of his mouth quirked. Xander caught on to the double entendre, and punched him on the arm. "You
are a sick, sick vampire."
The blond chuckled and returned to his crossword puzzle. [Yeah, you can laugh, Disgusto Boy. I'm
the one who's going to suffer from the mental pictures. Barf.]
Xander took a large gulp of his cooling coffee to get rid of the taste of bile in his throat. He stood,
went into the kitchen, and poured himself a fresh cup. On the return trip to the table, he swatted Spike
on the back of the head. Spike laughed. [Bastard.]
Settling into his chair again, Xander went back to reading the newspaper. The rain continued to
pitter-pat-pat against the windows, adding atmosphere to the comfortable quiet of the apartment.
When he finished with the sports section, Xander folded it neatly and dug out the comics. He
glanced at Spike as he unfolded the paper, and a soft smile crossed his face.
Spike worried his lower lip as he studied the crossword puzzle in front of him. Several locks of hair
had fallen over his brow and, with his glasses, he looked every bit the Assistant, Assistant Librarian
he professed to no longer be. He leaned forward, a frown of concentration wrinkling his forehead as
he penciled in an answer on the page.
"I love you, Spike."
Spike paused briefly in his writing, then finished filling in the word. He laid his pencil down,
removed his glasses, and folded his hands in his lap. He turned slightly on his chair towards Xander
and, head down, asked hesitantly, "Er, what was that?"
"I said: I love you," Xander repeated, casually sipping his coffee. Inside, he was surprisingly calm.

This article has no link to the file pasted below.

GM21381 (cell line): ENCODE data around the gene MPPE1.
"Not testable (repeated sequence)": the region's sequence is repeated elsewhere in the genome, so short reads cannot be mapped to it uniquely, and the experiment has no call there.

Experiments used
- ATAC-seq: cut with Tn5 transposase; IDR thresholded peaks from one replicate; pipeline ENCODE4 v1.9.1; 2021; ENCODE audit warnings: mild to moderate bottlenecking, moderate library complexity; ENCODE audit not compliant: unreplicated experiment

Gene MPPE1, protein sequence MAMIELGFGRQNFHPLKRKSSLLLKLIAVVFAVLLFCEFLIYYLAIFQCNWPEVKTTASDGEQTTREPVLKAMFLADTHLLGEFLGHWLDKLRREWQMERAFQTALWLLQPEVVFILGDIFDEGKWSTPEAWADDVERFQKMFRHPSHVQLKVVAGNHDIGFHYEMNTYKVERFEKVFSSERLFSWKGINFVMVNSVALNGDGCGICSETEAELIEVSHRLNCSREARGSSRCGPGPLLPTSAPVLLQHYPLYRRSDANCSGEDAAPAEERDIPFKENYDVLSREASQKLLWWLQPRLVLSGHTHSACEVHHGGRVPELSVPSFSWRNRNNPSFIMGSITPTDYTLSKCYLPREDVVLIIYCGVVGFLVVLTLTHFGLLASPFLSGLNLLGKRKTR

At peace. [I'm channeling my inner-Yoda.] It just felt right, telling Spike now. There were no
apocalyptic disasters hanging over their heads, death was not imminent: it was just an ordinary
Sunday in August, and he was in love with Spike.
"Oh. Um..." Spike started to fidget, his hands twisting in his lap. He looked everywhere but at
[Adorkable.] Xander probably should not be enjoying the flustered blond's reaction so much, but it was
amusing. He hadn't expected returned declarations of love [heck, I didn't expect to profess love
today], so this was entertaining enough.
"But we haven't even... ah...," Spike's hand fluttered in the direction of the hallway, "...so how can
you know that... erm..."
"Spike, I don't have to fuck you to know that I love you." [Is Spike hyperventilating?] "The two
aren't fully related."
[If he starts sucking his thumb, I'm going to melt into a puddle of mush.] Xander set his coffee on
the table, captured a nervously gesturing hand, and kissed Spike's knuckles. He held the trembling
[gooshy feelings!] hand and addressed the distressed man.
"Listen, you don't have to say or do anything just because I told you how I feel," Xander said. "I
simply wanted you to know."
"How long?" Spike croaked. He swallowed nervously, his Adam's apple bobbing dramatically.
"How long have you l-loved me?"
"Since about April." Xander released Spike's hand, stood, and went into the kitchen, giving the
vampire some 'breathing' room. He poured his coffee into a travel mug.
"Oh," Spike said faintly. "That's a bloody long time."
Xander dropped a kiss on top of Spike's head as he passed, heading for the door. "I'm going over to
The Magic Box so you can process this in peace. If you're gone when I get home, I'll understand."
[I'll hate it and be miserable for possibly ever, but I'll understand.]
He didn't look at Spike as he left, afraid to see disgust replacing surprise on the blond's face. If
Spike was going to break his heart, he'd rather it happened when he wasn't there. [And that makes
sense only to me. I hope Giles stocked chocolate at the store. I'm going to need at least a pound to